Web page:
I find much-needed comfort in the fact that my daughter, in that awe-inspiring way of children, has adjusted to the change in her life, her parents no longer together and living apart; her heart is still kind, her smile is still warm, her eyes still full of love. And as that heavy nothingness which contains her absence at its very centre spreads itself though my body across those thirteen days which seem to progress as though each one contains more than the normal twenty-four hours, it is the thought of her kind heart, her warm smile, and her loving eyes, that gets me through each of those too-long days, until that Saturday morning finally arrives and she is there running towards my arms, her eyes, so like mine, alight, her face shining with her beautiful smile, and the most wonderful word I have ever known rushing from her mouth like a promise that yes, it will eventually get better, someday: Daddy.

 

 

About the Author:

Edward Lee’s poetry, short stories, non-fiction and photography have been published in magazines in Ireland, England and America, including The Stinging Fly, Skylight 47, Acumen and Smiths Knoll.  His debut poetry collection “Playing Poohsticks On Ha’Penny Bridge” was published in 2010. He is currently working towards a second collection.

He also makes musical noise under the names Ayahuasca Collective, Lewis Milne, Orson Carroll, Blinded Architect, Lego Figures Fighting, and Pale Blond Boy.

His blog/website can be found at https://edwardmlee.wordpress.com

 

 

Home for the Holidays by Emily Huber

Bridging hands
Bridging Hands by Amy McCartney, 2019

Alana heard frenzied scratching on the other side of the door as she turned the key in the lock. She barely had it open even an inch when Walrus Face forced his bulbous head into the gap, his eyes rolling in every direction and his tongue flapping wildly in his mouth. Alana nudged him back into the apartment with one foot.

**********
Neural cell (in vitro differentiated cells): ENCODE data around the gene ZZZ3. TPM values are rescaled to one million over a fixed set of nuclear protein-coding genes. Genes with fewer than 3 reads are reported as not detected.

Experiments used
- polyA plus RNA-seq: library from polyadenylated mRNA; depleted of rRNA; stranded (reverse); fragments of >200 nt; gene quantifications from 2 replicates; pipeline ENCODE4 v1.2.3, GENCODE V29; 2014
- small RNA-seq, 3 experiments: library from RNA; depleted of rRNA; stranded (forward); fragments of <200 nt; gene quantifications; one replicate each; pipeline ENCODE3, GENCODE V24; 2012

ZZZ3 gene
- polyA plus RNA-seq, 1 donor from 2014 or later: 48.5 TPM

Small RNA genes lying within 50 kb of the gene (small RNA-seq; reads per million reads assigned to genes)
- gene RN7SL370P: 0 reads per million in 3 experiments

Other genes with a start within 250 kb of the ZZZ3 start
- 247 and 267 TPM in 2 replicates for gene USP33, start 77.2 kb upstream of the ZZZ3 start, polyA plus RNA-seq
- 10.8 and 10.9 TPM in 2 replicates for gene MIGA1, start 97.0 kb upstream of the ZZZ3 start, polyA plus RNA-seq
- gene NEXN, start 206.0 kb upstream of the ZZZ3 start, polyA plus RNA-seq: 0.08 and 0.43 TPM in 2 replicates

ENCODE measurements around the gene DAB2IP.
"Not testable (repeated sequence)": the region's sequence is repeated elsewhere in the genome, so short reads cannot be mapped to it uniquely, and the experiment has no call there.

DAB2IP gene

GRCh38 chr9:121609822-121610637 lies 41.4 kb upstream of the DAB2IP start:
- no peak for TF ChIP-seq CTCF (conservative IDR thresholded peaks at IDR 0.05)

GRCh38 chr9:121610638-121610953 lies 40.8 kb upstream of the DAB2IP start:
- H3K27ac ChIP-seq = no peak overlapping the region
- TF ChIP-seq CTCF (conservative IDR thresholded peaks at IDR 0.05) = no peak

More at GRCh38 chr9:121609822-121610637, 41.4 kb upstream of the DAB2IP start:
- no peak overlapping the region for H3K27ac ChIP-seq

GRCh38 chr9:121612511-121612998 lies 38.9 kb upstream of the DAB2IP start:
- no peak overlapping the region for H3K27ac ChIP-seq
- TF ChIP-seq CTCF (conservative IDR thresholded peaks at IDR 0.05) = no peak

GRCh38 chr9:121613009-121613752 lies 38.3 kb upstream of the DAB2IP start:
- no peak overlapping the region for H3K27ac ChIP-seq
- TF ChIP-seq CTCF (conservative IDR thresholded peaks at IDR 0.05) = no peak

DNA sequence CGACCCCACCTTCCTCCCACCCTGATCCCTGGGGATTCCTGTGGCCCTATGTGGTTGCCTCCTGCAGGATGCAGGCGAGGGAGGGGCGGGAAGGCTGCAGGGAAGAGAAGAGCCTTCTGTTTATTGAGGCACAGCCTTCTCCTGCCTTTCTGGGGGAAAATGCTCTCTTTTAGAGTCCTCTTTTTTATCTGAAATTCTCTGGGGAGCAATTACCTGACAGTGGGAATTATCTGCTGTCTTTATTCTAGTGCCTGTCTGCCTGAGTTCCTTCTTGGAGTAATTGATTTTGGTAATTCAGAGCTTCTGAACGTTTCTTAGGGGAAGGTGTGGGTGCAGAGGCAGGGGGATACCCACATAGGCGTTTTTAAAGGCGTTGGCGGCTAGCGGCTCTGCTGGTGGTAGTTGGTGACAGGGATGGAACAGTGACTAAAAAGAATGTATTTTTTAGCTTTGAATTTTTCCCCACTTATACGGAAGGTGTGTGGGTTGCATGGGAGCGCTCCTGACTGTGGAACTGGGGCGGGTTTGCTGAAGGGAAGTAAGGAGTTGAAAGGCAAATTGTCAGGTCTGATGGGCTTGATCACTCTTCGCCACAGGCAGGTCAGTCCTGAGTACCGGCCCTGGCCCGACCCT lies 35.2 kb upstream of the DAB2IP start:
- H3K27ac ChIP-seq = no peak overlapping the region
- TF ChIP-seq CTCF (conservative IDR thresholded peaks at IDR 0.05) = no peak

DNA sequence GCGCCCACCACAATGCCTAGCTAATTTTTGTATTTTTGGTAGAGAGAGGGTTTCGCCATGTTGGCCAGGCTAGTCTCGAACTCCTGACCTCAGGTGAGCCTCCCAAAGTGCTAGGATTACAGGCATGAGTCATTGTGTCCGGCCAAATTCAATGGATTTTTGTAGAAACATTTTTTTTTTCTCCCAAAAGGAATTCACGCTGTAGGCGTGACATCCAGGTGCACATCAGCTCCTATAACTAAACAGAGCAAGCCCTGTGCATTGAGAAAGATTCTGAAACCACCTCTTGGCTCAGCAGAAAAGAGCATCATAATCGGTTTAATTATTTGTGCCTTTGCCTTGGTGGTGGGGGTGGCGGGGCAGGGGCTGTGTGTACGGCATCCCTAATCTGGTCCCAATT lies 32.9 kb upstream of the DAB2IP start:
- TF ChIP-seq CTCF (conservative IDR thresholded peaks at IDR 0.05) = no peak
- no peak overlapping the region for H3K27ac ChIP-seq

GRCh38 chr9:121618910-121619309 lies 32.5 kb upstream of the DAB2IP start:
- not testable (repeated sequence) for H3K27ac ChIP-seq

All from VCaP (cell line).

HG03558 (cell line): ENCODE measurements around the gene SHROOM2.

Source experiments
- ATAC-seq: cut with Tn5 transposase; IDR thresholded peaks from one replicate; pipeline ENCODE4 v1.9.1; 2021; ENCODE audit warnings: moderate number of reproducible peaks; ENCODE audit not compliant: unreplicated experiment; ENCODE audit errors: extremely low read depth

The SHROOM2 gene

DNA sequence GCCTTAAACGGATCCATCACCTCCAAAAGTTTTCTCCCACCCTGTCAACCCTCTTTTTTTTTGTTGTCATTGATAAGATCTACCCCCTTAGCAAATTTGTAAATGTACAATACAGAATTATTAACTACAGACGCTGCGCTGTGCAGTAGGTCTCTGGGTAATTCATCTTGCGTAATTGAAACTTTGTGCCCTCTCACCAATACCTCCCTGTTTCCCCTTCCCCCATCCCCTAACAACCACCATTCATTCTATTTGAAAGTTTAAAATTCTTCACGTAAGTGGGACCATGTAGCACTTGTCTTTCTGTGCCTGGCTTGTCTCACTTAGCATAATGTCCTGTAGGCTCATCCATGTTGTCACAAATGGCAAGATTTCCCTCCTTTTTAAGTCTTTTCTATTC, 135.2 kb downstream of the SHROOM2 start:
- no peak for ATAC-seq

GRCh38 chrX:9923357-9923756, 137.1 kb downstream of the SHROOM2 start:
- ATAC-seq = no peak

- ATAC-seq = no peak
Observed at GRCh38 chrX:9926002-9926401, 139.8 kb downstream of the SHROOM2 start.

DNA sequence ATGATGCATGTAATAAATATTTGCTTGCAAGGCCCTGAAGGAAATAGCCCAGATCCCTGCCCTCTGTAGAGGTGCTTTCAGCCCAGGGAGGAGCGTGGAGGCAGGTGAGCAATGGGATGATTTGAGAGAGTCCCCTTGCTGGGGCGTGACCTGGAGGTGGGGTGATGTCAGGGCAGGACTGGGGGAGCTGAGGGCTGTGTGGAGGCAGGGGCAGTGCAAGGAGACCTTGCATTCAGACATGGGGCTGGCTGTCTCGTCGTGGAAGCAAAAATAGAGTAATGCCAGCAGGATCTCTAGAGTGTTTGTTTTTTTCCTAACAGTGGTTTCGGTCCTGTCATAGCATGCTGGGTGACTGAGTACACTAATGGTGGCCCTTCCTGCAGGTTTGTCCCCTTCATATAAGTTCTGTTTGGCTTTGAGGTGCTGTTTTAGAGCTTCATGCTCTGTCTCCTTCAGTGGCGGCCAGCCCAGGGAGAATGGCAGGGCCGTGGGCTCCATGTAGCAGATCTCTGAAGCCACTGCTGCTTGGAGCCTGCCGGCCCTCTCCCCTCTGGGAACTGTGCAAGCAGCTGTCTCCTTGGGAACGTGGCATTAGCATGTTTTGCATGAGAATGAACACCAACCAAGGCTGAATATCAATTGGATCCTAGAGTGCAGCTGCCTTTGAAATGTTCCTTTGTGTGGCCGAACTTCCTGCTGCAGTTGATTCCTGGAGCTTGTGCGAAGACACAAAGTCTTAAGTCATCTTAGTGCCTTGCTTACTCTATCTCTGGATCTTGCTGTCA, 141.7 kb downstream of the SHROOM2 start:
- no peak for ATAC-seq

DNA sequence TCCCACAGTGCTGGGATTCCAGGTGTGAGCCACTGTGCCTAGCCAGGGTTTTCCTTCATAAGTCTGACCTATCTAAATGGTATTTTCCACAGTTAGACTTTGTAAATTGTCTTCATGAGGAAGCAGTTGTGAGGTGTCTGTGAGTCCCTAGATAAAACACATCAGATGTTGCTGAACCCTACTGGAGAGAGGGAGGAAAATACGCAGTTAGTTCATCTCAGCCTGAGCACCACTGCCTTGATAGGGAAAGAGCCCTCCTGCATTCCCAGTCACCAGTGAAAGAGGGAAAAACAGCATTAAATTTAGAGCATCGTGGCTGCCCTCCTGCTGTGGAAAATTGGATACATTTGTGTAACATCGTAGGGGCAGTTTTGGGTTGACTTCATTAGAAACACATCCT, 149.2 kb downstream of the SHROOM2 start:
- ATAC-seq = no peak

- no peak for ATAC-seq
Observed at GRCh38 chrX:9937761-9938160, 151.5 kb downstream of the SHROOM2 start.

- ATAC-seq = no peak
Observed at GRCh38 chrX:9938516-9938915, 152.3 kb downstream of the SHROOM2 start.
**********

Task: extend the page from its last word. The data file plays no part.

“Jeez, Wally, calm down.”

She pulled the door closed behind her. The dog flipped around suddenly, throwing himself at the floor and bouncing up again and again. Alana rolled her eyes at him and threw her bag on the counter.

“You dork.”

She knew she shouldn’t be annoyed with him, and she wasn’t. Not with him anyway. She wasn’t sure what had irritated her, but that wasn’t unusual. These feelings often came out of nowhere. Still, that annoyance, the unsettledness got to her, it itched at her brain. What is it, Alana. Something must be wrong.

She’d felt fine when she went to work that morning. Well, maybe that wasn’t true. Maybe she’d been feeling this way all week. But again, it was hard for her to tell. Anyway, she’d felt seemingly fine today when she went to work. It was the last day before their brief holiday vacation, and that meant no one in the office was focused enough to get anything done. Everyone was preoccupied sharing holiday plans and traditions.

“I’m having an ugly sweater party tomorrow, if you want to come” Rebecca said. She was the girl who sat at the desk behind Alana’s, and she was the chattiest person at the office by far. It was Rebecca that’d started the whole conversation about the holiday vacation in the first place.

“I can’t,” the girl who sat across the aisleway from the two of them, Maya, said. “I’m leaving early today. I have a flight to Michigan at four.”

“Oh, that’s exciting! You must be excited to go home this year.”

“I am, but the airport is just going to be chaos today.”

“Yeah, that does kind of suck. What about you, what are your plans, Alana?”

“Oh, I’ll probably just stay home. Hang out with Wally.”

“Oh,” Rebecca said. “Well, if you’re not doing anything, you should come to my party tomorrow. I’d love to have you there.”

“Thanks. That sounds like fun.” Alana knew when she said it that she would not be going.

It wasn’t Rebecca’s pity for her Christmas plans that annoyed her. She didn’t care what the other girls thought. It was something in the air—wherever she went lately, she couldn’t get away from it.

There’s no place like home for the holidays . . .